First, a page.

SAN JOSE, Calif. Improvements in Windows 7 will make it less likely notebook makers will adopt Linux-based operating systems, said a technology executive at Lenovo. However, the company will evaluate new alternatives including Google's Chrome OS, said Howard Locker, director of new technology for the notebook giant.
"Our S9 and S10 model netbooks had Linux loads, but they didn't do well so we stopped selling them," said Locker, referring to the systems launched in October 2008 mainly targeting the education market.
The fact Apple's iTunes is not supported on Linux clients irked many Lenovo users.
"People didn't realize what they bought, and they returned them because they expected Windows and thought they were broken they expected Windows," Locker said. Meanwhile Windows 7 "has really hurt the alternatives because it's a lot better, so there's a huge gap [for Linux environments] to jump now," he said.
Locker ticked off a handful of Windows 7 improvements. The new OS has a ten second boot time, less than one second resume, better suspend mode, lower power consumption and user interface improvements such as multi-touch support, he said.
Nevertheless, Lenovo is giving Google feedback on the design of its Chrome OS environment for netbooks and expects to evaluate the software. "We're watching it but it's too early to tell because they don't even have alpha code to test," Locker said.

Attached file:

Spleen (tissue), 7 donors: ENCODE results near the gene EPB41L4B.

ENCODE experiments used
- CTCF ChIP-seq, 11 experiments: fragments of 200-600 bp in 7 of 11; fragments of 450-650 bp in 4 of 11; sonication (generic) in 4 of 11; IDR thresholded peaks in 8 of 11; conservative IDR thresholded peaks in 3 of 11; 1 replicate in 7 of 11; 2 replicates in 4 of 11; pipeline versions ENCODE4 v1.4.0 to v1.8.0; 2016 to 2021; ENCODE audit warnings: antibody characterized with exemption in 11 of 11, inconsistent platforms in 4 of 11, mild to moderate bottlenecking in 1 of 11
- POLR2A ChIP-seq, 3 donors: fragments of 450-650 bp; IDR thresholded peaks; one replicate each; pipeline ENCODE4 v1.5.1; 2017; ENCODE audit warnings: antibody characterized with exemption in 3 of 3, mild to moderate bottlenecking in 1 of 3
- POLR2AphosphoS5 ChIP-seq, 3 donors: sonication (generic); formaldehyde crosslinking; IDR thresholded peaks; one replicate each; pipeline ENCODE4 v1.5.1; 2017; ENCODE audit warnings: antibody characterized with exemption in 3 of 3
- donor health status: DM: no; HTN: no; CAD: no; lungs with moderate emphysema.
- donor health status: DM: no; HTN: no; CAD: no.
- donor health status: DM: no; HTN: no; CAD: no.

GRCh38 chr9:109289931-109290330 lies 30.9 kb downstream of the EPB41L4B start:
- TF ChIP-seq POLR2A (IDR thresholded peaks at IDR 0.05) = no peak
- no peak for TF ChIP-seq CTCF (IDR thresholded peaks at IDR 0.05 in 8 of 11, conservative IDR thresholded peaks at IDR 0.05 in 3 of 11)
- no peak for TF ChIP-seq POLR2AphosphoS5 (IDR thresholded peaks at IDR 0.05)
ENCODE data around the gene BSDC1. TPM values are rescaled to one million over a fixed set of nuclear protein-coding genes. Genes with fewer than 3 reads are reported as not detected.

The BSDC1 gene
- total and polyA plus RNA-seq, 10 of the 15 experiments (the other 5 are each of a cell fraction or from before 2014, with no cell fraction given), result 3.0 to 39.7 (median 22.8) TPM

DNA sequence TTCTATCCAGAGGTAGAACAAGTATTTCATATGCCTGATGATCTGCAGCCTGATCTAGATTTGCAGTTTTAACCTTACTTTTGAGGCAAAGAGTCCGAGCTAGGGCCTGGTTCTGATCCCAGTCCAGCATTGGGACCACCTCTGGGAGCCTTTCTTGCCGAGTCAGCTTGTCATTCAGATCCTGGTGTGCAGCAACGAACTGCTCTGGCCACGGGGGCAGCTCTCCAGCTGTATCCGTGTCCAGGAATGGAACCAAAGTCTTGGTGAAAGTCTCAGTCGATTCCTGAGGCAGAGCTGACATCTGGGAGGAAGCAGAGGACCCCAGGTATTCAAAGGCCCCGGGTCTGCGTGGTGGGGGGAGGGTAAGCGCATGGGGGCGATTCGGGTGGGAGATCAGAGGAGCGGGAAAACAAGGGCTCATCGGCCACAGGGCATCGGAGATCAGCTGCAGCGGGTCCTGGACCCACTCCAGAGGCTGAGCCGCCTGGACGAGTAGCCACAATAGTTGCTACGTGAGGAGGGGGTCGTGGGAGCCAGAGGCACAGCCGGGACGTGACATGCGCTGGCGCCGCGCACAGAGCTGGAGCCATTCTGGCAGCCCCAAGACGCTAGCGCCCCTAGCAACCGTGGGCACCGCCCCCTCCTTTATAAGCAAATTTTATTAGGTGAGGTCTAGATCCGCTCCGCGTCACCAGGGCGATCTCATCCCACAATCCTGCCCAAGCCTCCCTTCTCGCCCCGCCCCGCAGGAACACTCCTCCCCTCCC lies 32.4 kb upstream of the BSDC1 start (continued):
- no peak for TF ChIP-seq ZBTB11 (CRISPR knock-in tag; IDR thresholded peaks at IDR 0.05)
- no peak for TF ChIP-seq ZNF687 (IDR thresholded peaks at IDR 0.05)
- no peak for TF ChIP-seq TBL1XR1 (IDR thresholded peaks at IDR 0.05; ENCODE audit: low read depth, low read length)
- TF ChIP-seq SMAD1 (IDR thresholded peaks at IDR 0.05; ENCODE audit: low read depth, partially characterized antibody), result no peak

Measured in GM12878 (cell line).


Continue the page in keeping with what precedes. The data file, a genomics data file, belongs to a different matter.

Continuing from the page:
Not all notebook makers agree. In mid-October Acer Group announced a netbook that can boot either Google Android or Windows.
On the wireless front, Long Term Evolution networks may someday supplant Wi-Fi for wide-area links, driving new use scenarios, Lenovo's Locker said.
Today users have "pockets of connectivity" with Wi-Fi, but by 2012 users could have "great bandwidth with [the equivalent of] a universal hotspot anywhere in the US-- maybe you won't even need Wi-Fi anymore," he said.
Better access to bandwidth could drive a need for higher levels of video acceleration in notebook and netbooks. "It will change how notebooks are used, and that will change design of netbook," he said.
As for personal-area wireless nets, ultrawideband is "a DOA dead technology," Locker said. It didn't deliver 10x over Bluetooth and that's why wireless USB failed," he added.
Meanwhile 60 GHz looks promising but "it's very early and still a few years away from prime time and being affordable in cost and power," he said.